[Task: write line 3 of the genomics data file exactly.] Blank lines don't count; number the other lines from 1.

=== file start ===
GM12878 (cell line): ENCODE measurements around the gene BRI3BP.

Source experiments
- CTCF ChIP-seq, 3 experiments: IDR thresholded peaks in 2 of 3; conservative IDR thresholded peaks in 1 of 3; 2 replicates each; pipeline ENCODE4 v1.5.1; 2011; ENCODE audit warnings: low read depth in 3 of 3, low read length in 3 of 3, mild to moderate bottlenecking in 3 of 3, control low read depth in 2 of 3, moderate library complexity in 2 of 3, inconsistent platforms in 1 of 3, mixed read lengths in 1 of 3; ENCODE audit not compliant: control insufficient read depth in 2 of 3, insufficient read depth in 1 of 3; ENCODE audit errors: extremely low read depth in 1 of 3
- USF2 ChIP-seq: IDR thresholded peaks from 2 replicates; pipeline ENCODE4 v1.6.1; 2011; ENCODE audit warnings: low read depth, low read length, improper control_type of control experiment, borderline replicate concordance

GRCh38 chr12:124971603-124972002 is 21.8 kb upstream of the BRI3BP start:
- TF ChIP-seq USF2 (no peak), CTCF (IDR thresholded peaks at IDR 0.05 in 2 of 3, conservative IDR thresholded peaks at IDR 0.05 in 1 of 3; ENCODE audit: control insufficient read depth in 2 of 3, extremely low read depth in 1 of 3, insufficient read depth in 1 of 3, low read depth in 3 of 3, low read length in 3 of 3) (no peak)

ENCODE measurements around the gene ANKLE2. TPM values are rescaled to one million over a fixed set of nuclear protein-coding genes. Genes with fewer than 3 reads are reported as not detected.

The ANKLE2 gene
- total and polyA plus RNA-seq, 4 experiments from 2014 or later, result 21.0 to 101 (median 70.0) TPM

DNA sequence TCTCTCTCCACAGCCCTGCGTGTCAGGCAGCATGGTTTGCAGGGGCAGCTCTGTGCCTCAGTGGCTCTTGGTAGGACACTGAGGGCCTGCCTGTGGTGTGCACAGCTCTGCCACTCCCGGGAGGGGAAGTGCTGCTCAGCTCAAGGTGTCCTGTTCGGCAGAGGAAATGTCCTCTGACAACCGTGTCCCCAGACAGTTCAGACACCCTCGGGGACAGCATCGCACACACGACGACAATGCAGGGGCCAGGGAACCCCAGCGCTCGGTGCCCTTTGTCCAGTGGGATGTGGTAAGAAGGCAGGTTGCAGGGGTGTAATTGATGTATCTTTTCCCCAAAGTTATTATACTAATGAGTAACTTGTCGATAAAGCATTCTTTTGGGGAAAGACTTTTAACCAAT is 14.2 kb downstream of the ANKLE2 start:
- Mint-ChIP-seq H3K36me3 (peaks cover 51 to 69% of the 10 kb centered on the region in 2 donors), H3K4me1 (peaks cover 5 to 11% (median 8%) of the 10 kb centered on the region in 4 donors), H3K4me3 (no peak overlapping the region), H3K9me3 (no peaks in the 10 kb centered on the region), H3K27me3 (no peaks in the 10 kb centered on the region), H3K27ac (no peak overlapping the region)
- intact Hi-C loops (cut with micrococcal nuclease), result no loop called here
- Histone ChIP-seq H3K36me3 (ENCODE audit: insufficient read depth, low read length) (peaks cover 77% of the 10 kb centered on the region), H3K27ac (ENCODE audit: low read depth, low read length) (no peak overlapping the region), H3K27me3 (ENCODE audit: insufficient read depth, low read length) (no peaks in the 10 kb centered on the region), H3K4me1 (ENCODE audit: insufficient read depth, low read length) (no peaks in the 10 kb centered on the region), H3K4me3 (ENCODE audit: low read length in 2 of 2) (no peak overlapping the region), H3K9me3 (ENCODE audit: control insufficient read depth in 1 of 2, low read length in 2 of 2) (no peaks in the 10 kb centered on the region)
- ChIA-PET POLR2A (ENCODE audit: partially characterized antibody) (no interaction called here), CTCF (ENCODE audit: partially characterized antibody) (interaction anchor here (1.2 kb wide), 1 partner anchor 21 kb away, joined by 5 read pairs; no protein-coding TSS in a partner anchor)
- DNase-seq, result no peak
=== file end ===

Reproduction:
- CTCF ChIP-seq, 3 experiments: IDR thresholded peaks in 2 of 3; conservative IDR thresholded peaks in 1 of 3; 2 replicates each; pipeline ENCODE4 v1.5.1; 2011; ENCODE audit warnings: low read depth in 3 of 3, low read length in 3 of 3, mild to moderate bottlenecking in 3 of 3, control low read depth in 2 of 3, moderate library complexity in 2 of 3, inconsistent platforms in 1 of 3, mixed read lengths in 1 of 3; ENCODE audit not compliant: control insufficient read depth in 2 of 3, insufficient read depth in 1 of 3; ENCODE audit errors: extremely low read depth in 1 of 3